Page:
JO GODMAN - Managing director, Godman
I have never felt there is any point in having expensive legal contracts
with directors. The hope is that directors are with you because they
want to be; when they don’t want to be then it’s best they’re not. Why
prolong the agony?
There is always a risk that you spend time, effort and money nurturing a
director, then, as soon as they make their name, they leave for what
they perceive as greener pastures. If this does happen, there are
usually grievances on both sides and both welcome the split.
Putting a director on a contract would not eliminate these
The mutual trust between a production company and a director is a
contract in itself and legal paperwork would not strengthen it.
Maybe I have been lucky, but I have never spent time, effort and money
on a director that I feel has been wasted. If the moment comes for a
director to move on, it is often in the best interests of both
I cannot imagine that legally binding a director to stay against his
will to fulfil a contract happens very often, even in the US. All
contracts can be broken - again an expensive procedure that creates
nothing but bad feelings and wealthy lawyers.
EMILY BLISS - Joint managing director, The Brave Film Company
The problem of directors ’jumping ship’ just as their careers take off
is something almost every production company has had to face.
A system sometimes used in the UK is a contract requiring directors to
stay with a company until profit-making jobs cover launch costs
However, this does not take on board the energy, passion and commitment
needed to get a director’s career going - unquantifiable but more
valuable than any financial input.
A standard director’s contract might be useful in deterring ’serial’
movers who believe the next production company will solve all their
career problems. But their problem probably lies with their attitude.
Most production company managing directors will recognise this and will
be wary of taking them on.
Ultimately, however, the UK production industry is all about people and
relationships. Producers take on directors because they believe in their
talent and ability. In turn, directors join us because they believe in
our commitment to this talent and our ability to manage their
I doubt even London’s biggest production companies would want an unhappy
director constrained by the law to stay.
MARK LETHEM - Managing director, The Clinic
The time-honoured arrangement between production companies and the
directors that they choose to represent has always been based on the
principle of mutuality. If a director likes what’s on offer from a
production company, they will join. If, for whatever reason, they then
change their mind, there is nothing that can, or should, keep them from
leaving. Holding a creative person such as a director to a restrictive
contract is not going to make for a fruitful relationship.
The recent departure of one of my newly launched directors proves that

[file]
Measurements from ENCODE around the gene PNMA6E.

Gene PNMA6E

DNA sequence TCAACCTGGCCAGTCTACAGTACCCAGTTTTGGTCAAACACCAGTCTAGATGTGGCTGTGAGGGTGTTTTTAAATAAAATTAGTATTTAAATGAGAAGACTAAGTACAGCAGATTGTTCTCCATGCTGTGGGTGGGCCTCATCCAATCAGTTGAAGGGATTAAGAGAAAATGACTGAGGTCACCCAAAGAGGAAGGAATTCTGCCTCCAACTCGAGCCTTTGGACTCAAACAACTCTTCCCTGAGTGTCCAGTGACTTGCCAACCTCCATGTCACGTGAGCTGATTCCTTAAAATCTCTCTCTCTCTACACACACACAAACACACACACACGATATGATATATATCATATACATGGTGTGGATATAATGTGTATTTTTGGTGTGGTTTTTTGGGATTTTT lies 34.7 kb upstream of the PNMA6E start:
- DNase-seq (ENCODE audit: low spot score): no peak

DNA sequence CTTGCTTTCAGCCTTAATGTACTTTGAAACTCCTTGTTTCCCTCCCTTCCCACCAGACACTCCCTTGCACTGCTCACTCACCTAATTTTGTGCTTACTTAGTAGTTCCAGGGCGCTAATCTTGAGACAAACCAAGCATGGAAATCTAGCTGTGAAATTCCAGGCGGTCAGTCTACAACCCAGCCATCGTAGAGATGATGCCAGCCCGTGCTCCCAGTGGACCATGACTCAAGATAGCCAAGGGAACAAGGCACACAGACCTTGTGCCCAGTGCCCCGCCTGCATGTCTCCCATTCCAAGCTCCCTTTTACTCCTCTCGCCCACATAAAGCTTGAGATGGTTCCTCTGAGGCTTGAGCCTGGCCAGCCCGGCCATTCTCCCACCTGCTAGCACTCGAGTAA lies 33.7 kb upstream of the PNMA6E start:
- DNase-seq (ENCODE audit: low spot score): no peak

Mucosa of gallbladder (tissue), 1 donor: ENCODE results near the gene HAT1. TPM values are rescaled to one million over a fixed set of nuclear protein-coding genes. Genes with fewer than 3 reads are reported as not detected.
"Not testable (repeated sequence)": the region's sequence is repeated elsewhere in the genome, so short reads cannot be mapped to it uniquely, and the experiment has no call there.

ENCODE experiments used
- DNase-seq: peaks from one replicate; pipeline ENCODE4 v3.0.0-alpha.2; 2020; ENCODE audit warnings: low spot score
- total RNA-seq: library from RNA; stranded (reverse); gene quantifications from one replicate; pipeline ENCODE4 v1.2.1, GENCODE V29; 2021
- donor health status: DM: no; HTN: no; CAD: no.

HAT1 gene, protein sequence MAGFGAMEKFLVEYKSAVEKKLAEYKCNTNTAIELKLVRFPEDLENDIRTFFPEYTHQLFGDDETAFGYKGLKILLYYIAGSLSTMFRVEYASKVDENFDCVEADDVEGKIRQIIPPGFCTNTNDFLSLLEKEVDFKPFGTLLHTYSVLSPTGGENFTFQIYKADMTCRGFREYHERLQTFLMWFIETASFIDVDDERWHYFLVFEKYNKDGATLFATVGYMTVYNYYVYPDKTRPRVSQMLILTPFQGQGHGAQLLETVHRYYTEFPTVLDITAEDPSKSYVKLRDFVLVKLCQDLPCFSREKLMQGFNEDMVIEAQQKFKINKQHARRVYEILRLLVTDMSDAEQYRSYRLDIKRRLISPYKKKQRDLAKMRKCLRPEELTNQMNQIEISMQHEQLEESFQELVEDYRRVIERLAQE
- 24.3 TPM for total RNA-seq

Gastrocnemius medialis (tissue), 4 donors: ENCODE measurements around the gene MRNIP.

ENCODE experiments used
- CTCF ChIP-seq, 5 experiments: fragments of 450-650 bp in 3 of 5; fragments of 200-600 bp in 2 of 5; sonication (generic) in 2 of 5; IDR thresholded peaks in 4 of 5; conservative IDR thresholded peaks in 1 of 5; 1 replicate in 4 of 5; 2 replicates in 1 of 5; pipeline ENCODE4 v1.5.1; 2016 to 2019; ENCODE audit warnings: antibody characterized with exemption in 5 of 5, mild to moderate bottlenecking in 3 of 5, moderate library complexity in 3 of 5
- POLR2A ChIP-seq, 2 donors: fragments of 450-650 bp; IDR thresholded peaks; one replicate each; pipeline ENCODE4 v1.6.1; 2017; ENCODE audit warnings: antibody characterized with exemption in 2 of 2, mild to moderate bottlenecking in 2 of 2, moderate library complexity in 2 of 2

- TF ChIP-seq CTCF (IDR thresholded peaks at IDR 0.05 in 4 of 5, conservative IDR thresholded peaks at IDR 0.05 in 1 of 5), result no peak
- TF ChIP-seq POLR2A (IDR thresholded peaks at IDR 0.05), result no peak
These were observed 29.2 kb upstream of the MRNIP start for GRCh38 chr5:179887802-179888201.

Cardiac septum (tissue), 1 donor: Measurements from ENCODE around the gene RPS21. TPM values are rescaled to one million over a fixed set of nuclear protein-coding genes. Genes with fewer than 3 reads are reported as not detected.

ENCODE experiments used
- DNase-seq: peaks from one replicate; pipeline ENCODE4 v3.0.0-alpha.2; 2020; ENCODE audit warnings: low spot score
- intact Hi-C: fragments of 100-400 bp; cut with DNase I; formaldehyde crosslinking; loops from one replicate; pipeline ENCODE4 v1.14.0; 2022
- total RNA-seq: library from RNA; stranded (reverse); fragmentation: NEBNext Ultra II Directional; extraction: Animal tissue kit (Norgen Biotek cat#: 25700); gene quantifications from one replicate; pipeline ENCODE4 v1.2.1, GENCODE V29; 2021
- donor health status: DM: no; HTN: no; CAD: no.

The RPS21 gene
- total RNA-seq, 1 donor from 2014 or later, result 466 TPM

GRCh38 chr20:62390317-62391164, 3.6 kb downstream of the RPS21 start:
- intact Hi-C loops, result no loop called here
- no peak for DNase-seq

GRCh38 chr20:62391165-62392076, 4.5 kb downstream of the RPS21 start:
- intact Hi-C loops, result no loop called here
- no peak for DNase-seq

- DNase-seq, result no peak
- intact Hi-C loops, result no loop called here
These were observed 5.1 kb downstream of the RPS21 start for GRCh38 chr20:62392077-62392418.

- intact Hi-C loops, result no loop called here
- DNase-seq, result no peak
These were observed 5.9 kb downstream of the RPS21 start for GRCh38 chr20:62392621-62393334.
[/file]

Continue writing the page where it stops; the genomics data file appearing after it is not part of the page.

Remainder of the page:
this approach does not come without risk. It takes considerable
investment from the production company to create a ’brand name’ for a
director. Frustratingly, if they choose to leave before the investment
is returned, it is a rival production company that reaps the
The only positive side to this is that one day you might be the lucky
one who gets the established director with the ready-made reel. This may
be a tough system but it is still a preferable agreement to one based on
contracts and potential litigation. I would prefer to represent
directors who are reasonable enough not to take advantage of this
goodwill. Those that choose not to are best shown the door as quickly as
STOR REDMAN - Managing director, Eclipse Productions
Contracts between directors and film companies result in two opposing
forces pulling in opposite directions. Yes, film companies are
businesses run for profit, but their product, the skill of their
directors, is an entirely human one. It is impossible to reduce the
talent of the directors down to a secure contractual term that is more
appropriate for a ’widget’.
A director and a production company have to be able to work together in
what is a notoriously risky business. The bottom line is that if one or
other party wishes to terminate the relationship, it is best done
If we applied a stricter American form of contract, we would be unjustly
tying individuals to companies in which they no longer feel happy. We
all have experience of the legal dross we have to wade through when
dealing with American agencies - such experience is best avoided.
Directors join companies because of the personalities of the producers
and management involved. These individuals often change and it seems
unreasonable to me to tie the director to the company long after the
individuals that attracted them have left.
It is upsetting and costly when a director you have invested in leaves
and joins a rival. But this is a fact of life in the risky world of
production companies - a world we entered knowing the risks.